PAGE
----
Ms. Laura Anthony: Sorry, I’m not sure—
Mr. Randy Hillier: Where I, as a member—I don’t have to go through any other committee. Nobody else has to—
Ms. Laura Anthony: But with an e-petition process.
Mr. Randy Hillier: —seek approval; they just need to find an MPP willing to do it.
Ms. Laura Anthony: Yes. The federal legislation that just passed is that system. They keep the regular paper petition process as well as add this e-petition sign. As a petitioner, I go on the future website—because it’s not developed yet—and I click on “menu,” then “MP,” and I have to find an MP that will support my petition. Then that MP will present or table the petition in the House.
Mr. Randy Hillier: Right. But you mentioned that they only have five kicks at the can?
Ms. Laura Anthony: Yes. But that’s the current—
Mr. Randy Hillier: That’s the current. So you want to make sure—I guess there is some vetting there. If you select five, and they’re no go, then your petition is then—is that petition, then, squashed forever? Or is there a period of time that has to lapse before you can try another five MPs?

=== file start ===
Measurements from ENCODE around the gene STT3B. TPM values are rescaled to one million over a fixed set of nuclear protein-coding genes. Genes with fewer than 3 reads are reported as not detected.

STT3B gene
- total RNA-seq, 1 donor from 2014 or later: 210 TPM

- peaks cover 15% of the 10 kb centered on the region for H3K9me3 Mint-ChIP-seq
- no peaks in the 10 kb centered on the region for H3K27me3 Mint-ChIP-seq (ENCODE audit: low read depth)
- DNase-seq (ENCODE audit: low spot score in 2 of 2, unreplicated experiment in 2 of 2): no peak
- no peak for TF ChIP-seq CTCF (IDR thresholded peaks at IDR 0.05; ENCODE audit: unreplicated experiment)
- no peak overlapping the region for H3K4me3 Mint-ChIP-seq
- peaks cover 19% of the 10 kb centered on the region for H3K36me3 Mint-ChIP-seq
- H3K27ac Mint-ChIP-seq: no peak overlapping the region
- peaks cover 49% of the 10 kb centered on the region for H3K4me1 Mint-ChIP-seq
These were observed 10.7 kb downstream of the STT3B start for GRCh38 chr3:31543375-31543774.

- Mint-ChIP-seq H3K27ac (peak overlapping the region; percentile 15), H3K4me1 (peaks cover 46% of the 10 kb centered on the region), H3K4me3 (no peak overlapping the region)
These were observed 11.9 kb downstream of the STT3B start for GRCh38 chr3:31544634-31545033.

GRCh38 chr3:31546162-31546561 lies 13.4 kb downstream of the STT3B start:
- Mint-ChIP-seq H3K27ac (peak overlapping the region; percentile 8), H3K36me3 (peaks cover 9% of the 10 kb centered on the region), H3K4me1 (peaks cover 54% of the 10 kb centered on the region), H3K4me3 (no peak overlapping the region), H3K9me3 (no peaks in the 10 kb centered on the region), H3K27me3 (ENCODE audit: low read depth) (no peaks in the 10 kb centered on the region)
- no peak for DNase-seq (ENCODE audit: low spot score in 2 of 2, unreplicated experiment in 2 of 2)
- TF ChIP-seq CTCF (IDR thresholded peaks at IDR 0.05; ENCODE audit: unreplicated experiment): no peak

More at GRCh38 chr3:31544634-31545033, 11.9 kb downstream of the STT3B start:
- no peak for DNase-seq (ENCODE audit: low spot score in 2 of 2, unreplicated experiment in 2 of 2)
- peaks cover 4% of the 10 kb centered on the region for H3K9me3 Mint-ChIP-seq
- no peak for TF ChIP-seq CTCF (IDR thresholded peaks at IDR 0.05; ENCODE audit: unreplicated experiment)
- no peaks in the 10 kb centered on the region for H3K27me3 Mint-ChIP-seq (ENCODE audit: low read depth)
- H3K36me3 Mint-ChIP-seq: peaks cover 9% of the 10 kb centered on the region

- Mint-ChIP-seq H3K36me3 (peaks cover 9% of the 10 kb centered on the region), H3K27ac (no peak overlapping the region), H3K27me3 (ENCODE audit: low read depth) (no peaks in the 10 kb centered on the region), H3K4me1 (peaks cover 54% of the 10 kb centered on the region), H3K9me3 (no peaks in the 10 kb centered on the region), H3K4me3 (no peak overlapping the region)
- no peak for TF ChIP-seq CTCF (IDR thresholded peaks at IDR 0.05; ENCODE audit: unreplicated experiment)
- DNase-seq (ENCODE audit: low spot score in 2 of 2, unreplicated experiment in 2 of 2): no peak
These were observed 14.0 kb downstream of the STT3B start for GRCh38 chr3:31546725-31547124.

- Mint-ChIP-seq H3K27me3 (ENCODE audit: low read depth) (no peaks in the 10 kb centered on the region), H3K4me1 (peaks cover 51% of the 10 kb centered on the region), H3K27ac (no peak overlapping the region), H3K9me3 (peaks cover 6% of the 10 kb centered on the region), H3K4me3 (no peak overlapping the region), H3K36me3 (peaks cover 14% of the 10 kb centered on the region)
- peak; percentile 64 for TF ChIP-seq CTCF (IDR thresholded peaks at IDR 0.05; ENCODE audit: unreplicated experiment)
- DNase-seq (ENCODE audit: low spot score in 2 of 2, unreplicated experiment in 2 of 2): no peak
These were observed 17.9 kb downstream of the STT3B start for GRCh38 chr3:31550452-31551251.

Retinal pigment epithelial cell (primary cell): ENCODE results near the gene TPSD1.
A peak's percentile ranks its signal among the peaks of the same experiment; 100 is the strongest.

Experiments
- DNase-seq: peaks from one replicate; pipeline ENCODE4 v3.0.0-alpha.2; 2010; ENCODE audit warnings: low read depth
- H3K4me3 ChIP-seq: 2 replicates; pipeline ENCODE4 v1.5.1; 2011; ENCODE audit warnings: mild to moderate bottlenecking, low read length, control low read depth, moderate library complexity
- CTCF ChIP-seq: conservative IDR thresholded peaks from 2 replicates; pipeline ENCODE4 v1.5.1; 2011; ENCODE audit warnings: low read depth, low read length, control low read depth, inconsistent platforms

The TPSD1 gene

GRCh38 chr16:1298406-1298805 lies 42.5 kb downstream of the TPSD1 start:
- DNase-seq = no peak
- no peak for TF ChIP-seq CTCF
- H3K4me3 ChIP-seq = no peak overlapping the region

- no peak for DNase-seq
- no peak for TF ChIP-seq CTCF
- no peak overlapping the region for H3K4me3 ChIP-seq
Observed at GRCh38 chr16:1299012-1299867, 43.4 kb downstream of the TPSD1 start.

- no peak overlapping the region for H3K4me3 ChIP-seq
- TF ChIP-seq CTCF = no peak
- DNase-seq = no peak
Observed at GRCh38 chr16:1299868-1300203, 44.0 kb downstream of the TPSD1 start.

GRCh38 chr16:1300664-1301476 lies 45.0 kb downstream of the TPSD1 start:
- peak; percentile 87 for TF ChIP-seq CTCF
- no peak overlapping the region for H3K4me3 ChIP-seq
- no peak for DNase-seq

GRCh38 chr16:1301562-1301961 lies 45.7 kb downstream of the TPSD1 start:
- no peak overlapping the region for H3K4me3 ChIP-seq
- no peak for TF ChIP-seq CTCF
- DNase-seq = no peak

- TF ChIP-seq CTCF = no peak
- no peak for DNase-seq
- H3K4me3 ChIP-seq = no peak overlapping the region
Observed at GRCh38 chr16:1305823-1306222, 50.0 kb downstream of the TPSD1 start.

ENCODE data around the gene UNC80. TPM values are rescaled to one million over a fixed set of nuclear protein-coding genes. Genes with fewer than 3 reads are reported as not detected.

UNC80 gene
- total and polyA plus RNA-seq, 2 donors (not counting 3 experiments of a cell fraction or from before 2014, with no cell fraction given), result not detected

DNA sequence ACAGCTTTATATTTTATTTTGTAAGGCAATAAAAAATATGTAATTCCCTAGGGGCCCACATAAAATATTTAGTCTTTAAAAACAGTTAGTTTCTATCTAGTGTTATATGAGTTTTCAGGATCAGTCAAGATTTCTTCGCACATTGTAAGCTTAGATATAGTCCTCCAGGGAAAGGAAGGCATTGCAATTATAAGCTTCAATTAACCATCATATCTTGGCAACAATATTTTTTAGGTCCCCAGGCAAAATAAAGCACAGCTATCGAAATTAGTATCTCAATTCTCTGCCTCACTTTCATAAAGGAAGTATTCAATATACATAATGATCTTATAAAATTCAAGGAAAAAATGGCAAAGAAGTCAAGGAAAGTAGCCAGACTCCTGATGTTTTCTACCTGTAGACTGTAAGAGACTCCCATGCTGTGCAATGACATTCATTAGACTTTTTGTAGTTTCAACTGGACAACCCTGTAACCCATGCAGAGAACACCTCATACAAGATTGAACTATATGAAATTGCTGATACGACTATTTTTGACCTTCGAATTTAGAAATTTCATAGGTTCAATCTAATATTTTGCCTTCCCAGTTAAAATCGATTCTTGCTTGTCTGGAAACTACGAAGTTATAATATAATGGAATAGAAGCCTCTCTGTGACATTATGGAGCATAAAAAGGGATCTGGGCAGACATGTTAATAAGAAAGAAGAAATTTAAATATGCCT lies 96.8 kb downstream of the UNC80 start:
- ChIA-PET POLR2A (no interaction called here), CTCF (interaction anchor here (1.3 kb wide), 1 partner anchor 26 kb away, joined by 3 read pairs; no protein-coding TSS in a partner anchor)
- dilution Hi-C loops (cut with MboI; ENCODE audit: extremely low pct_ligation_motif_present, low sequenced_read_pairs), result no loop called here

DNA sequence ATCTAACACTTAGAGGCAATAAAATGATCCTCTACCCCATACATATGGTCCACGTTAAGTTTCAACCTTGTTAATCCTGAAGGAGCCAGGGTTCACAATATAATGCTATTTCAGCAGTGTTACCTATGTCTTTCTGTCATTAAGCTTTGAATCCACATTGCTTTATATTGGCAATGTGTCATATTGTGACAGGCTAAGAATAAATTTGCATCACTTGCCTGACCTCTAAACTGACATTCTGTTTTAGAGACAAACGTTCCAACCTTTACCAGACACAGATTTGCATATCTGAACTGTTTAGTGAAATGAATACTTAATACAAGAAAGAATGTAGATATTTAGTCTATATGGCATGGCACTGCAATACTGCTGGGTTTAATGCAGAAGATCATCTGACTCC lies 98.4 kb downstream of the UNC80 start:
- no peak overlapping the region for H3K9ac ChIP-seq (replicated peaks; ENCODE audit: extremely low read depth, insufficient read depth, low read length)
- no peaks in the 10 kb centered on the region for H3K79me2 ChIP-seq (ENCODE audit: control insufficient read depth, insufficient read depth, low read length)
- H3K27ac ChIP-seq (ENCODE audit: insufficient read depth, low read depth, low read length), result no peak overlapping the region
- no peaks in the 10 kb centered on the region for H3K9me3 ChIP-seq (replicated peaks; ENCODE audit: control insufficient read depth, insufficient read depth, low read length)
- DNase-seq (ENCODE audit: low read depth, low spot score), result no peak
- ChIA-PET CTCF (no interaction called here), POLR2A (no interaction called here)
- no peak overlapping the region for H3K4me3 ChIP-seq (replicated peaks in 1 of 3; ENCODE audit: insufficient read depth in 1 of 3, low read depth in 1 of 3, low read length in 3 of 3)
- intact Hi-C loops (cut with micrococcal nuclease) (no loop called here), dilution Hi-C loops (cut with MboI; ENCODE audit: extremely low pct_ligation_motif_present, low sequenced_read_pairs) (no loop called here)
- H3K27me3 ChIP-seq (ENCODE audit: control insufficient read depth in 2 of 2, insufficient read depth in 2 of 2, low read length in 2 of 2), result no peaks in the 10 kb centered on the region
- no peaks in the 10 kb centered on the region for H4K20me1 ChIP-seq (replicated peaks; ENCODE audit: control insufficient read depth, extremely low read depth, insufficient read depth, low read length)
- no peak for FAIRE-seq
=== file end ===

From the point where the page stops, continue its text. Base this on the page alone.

Ms. Laura Anthony: I’m not too sure of the exact details. I know if a petition doesn’t reach the 500 threshold, it dies, and then it’s dead for a year before they can try again. But I’m not exactly sure if they don’t receive the five MPs.
Mr. Randy Hillier: One last—I’ll just see if I can get this. At the moment, as we’re doing it here unofficially, or unrecognized, the way we’re doing it here—it’s not recognized in the standing orders. But Laura comes to me and says, “I want to have a petition about vaporizers. Will you put it up on your website and collect an online petition?” and I say yes and I do it. Is there any other assembly that has recognized that sort of process, or who has tried that process, where it’s just the constituent and the member and no other body to interfere with that process or vet that process?